Coronavirus rules for driving tests spark complaints
Claims of rude testers, of not being allowed to cough and having to drive with windows open due to Covid-19 were among the complaints received from people who failed driving tests recently.
The Road Safety Authority (RSA), which oversees driving tests nationally, released a sample of the 1,505 complaints received since the start of last year under the Freedom of Information Act.
New figures show the driving test centre in Cork had the highest pass rate with 75 per cent of people passing, while the lowest was Charlestown in Dublin with a 42 per cent pass rate.
One person complained he had told his tester he had asthma and might need to cough because he had recently changed inhalers, causing irritation to his throat.
“I was advised that if I coughed at any stage, the test would be over immediately. This was difficult to control while under exam pressure and added a huge amount of unnecessary stress and pressure,” the individual complained.
Another individual complained their tester said if their face mask slipped “a little bit from my nose” while driving, the test would be ended.
“I’m in shock how he treated me that day,” said the complainant.
Another learner driver who failed said their car was hot and “very uncomfortable” because the tester said the hot air de-misters had to be kept on to prevent the windows fogging up because the back windows had to be kept open due to Covid-19.
One complainant said the tester seemed to have prejudged the test when they spotted a small stain on the driver’s seat as the car was supposed to be “spotless”.
“The tester was clearly taking it too far. I was complying with all Covid precautions as I had just Hoovered and sanitised the car and it was simply a mark on the seat.”
There were general complaints beyond Covid-19 issues. One person complained about feeling “anxious” because the tester was “sitting there shaking his head”.
Another said their tester repeatedly shook his head and sighed several times, and then made notes on the score sheet, which was “extremely off-putting and really unfair”.
Another driver said the tester was “extremely condescending and patronising” and mocked their answer to a signpost theory question about an “unguarded cliff edge”.
“We don’t drive along cliff edges in this country,” the tester was quoted as saying.
The RSA has been dealing with a backlog of driving tests due to the pandemic.
The test centres with the next lowest pass rates were Dublin’s Churchtown, since closed (44 per cent), Nenagh, Co Tipperary (44 per cent) and Mulhuddart (45 per cent) and Raheny (46 per cent), both in Dublin.
Former US presidential candidate Bob Dole dies aged 98
Bob Dole, the long-time Kansas senator who was the Republican nominee for president in 1996, has died from lung cancer. In a statement, the Elizabeth Dole Foundation, founded by Dole’s wife, said: “It is with heavy hearts we announced that Senator Robert Joseph Dole died earlier this morning in his sleep. At his death at age 98 he had served the United States of America faithfully for 79 years.”
In late February, Dole announced that he had advanced lung cancer and would begin treatment. Visiting him, President Joe Biden called Dole his “close friend”.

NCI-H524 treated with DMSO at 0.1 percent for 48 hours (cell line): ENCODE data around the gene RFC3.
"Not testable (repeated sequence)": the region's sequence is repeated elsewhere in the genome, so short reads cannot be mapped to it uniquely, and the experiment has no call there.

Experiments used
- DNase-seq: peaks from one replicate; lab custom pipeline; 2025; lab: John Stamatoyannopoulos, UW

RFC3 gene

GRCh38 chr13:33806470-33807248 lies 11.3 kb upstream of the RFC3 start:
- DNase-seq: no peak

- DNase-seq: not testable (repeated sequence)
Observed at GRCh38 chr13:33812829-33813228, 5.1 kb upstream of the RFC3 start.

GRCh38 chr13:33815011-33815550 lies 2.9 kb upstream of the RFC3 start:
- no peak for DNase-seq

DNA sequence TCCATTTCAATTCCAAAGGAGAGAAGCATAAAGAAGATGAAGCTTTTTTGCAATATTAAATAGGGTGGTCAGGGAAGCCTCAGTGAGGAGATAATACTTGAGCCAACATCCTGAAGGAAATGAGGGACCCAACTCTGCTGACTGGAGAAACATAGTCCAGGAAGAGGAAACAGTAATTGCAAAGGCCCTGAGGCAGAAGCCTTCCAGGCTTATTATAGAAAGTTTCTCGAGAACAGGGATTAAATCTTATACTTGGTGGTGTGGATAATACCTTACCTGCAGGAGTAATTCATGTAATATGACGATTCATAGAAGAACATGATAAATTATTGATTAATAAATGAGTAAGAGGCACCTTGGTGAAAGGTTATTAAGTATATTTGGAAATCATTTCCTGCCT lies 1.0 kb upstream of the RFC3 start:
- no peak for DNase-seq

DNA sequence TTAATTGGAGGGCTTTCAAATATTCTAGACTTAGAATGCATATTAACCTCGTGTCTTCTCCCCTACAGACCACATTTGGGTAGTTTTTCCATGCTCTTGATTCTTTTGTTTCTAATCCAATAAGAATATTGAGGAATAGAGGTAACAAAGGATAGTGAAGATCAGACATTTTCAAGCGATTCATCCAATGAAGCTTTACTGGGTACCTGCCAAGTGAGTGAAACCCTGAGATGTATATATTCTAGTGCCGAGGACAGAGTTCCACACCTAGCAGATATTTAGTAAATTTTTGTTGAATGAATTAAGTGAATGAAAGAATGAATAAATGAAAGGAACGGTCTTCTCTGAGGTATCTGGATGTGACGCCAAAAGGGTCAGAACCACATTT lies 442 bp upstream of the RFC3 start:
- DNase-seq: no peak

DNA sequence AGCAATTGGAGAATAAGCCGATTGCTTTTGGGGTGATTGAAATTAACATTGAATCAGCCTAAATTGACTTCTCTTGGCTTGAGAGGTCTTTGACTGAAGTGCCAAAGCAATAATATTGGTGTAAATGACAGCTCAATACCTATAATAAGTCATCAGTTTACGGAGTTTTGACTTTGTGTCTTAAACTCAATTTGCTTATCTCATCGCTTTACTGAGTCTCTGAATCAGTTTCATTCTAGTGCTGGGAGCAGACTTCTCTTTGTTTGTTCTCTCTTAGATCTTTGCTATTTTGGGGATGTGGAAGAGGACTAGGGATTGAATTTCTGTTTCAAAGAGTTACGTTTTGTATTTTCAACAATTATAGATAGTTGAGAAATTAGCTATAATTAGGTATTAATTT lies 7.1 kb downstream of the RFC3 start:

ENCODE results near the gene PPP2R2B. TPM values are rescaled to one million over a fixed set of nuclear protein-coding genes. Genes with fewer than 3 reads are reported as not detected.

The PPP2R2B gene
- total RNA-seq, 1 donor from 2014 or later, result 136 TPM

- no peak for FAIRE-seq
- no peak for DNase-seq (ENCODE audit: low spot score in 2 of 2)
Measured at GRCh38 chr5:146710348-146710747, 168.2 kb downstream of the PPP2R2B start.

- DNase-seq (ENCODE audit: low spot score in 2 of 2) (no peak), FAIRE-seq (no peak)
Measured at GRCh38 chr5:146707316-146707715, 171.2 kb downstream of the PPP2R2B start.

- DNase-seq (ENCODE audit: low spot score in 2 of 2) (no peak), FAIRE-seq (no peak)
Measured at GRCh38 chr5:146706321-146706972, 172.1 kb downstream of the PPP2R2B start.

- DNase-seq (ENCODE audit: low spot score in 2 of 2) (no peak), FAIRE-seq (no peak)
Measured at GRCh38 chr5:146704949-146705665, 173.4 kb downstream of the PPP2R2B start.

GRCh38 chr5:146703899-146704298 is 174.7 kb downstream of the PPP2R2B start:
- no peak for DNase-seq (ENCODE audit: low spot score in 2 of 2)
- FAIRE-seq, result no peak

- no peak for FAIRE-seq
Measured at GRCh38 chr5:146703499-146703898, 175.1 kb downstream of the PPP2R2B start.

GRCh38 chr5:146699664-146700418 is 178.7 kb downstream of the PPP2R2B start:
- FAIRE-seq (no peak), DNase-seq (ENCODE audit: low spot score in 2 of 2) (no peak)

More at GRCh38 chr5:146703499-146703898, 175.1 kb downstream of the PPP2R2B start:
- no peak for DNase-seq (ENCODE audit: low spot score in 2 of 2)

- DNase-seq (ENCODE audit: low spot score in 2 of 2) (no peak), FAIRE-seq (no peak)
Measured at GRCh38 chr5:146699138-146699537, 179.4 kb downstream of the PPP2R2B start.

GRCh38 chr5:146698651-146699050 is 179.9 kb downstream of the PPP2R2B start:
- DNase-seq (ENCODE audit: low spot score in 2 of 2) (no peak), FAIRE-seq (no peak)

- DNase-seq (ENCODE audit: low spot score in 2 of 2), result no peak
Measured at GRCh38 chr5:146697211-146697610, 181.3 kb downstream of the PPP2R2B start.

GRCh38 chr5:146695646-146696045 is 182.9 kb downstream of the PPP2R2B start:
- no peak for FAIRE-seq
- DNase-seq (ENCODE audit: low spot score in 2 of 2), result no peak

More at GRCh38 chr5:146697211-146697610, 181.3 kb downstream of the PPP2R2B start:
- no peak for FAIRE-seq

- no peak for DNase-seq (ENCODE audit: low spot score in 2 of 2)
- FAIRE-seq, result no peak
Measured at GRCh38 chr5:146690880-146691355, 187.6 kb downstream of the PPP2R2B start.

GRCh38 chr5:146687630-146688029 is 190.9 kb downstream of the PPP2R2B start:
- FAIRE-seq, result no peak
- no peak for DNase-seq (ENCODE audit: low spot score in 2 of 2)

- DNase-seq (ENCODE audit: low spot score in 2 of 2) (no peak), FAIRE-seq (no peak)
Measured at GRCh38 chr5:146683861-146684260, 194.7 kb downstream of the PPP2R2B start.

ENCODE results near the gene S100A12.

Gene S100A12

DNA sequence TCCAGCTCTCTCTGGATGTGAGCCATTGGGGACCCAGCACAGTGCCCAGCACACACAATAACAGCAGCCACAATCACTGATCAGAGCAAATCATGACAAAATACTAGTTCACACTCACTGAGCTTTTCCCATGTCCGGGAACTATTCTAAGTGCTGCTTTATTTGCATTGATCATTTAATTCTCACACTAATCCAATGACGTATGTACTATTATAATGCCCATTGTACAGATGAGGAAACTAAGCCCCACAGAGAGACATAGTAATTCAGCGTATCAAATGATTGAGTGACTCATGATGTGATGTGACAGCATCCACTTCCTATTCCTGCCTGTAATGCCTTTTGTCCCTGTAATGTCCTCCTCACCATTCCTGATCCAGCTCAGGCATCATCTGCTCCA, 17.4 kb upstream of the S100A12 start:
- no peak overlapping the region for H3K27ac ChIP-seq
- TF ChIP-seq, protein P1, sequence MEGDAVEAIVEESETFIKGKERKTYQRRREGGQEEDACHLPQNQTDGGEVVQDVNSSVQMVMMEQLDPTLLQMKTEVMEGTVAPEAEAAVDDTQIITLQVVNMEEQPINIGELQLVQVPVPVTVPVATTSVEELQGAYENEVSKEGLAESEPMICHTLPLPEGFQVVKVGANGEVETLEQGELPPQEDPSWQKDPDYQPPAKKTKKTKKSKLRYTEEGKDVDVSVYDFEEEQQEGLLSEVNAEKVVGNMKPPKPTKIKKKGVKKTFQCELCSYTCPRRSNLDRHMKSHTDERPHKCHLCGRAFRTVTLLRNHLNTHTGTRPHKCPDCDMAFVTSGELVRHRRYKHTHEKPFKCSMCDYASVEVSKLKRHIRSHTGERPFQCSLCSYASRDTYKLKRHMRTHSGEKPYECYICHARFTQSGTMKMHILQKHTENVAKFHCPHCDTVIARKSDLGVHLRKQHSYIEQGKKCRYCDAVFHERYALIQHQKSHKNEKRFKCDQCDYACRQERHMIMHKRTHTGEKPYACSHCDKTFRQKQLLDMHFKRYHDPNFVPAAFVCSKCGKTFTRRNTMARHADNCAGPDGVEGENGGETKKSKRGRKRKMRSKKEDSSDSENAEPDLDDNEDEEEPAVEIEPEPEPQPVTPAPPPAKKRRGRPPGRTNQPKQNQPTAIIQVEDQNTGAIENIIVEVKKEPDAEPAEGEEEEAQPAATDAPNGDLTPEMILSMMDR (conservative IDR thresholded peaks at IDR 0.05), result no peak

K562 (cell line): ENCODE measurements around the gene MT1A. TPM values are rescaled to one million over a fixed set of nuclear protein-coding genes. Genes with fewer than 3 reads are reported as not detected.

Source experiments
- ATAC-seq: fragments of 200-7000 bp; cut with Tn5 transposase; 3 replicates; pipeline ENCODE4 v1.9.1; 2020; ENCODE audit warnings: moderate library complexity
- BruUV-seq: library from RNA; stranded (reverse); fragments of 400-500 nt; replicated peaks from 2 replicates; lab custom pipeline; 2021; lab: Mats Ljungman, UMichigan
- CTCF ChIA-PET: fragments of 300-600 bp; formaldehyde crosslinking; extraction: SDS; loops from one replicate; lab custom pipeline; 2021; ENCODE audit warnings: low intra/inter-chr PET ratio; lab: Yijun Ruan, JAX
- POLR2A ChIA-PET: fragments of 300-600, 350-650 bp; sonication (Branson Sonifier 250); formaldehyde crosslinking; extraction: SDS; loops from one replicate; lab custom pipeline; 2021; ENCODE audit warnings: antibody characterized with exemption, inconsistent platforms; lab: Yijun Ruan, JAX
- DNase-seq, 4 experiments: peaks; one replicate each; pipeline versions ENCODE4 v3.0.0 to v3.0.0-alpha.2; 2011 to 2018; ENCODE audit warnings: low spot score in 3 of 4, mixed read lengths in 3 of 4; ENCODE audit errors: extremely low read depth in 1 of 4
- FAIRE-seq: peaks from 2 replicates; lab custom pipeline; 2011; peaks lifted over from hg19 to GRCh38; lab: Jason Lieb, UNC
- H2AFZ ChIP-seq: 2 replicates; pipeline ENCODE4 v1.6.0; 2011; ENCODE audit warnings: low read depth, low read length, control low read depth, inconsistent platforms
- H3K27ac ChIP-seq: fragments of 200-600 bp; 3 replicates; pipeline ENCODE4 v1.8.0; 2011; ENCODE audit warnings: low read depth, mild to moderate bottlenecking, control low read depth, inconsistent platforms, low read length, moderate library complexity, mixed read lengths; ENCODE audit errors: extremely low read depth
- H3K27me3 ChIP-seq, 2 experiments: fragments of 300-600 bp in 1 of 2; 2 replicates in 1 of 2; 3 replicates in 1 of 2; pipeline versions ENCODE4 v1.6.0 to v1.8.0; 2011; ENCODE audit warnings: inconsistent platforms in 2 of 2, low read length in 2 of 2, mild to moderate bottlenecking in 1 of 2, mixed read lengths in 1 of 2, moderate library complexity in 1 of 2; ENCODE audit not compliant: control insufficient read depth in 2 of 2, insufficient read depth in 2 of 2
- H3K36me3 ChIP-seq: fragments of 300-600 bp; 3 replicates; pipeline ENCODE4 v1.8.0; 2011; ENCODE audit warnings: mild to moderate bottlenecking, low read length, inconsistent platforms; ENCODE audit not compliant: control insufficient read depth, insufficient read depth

On Sunday the House speaker, Nancy Pelosi, like Biden a Democrat, ordered flags at the Capitol to be flown at half-staff.
Born in Russell, Kansas in 1923, Dole served in the US infantry in the second world war, suffering serious wounds in Italy and winning a medal for bravery.
His wounds cost him use of his right arm but he entered state politics and soon became a longtime Republican power-broker, representing Kansas in the US House of Representatives from 1961 to 1969 and in the Senate until 1996. He had spells as chairman of the Republican National Committee and as Senate minority and majority leader.
In 1976 he was the Republican nominee for vice-president to Gerald Ford, in an election the sitting president lost to Jimmy Carter. Two decades later, aged 73, Dole won the nod to take on Bill Clinton.
Against the backdrop of a booming economy, the Democrat won a second term with ease, by 379 – 159 in the electoral college and by nine points in the popular vote, the third-party candidate Ross Perot costing Dole support on the right.
Dole received both the Presidential Medal of Freedom and the Congressional Gold Medal, the highest US civilian honours.
In the Trump years and after, Dole came widely to be seen as a figure from another time in Republican politics.
On Sunday, the political consultant Tara Setmeyer, a member of the anti-Trump Lincoln Project, tweeted: “I cast my first ever vote for president for Bob Dole in 1996. A war hero with a sharp sense of humor ? another piece of a once respectable GOP gone.”
However, Dole remained a loyal Republican soldier, telling USA Today this summer that though Donald Trump “lost the election, and I regret that he did, but they did”, and though he himself was “sort of Trumped out”, he still considered himself “a Trumper”.
Dole called Biden “a great, kind, upstanding, decent person”, though he said he leaned too far left.
He also said: “I do believe [America has]lost something. I can’t get my hand on it, but we’re just not quite where we should be, as the greatest democracy in the world. And I don’t know how you correct it, but I keep hoping that there will be a change in my lifetime.”
On Sunday, Jaime Harrison, the chair of the Democratic National Committee, said: “Sending heartfelt condolences and prayers to the family of Senator Bob Dole. We honor his service and dedication to the nation. May he Rest In Peace.”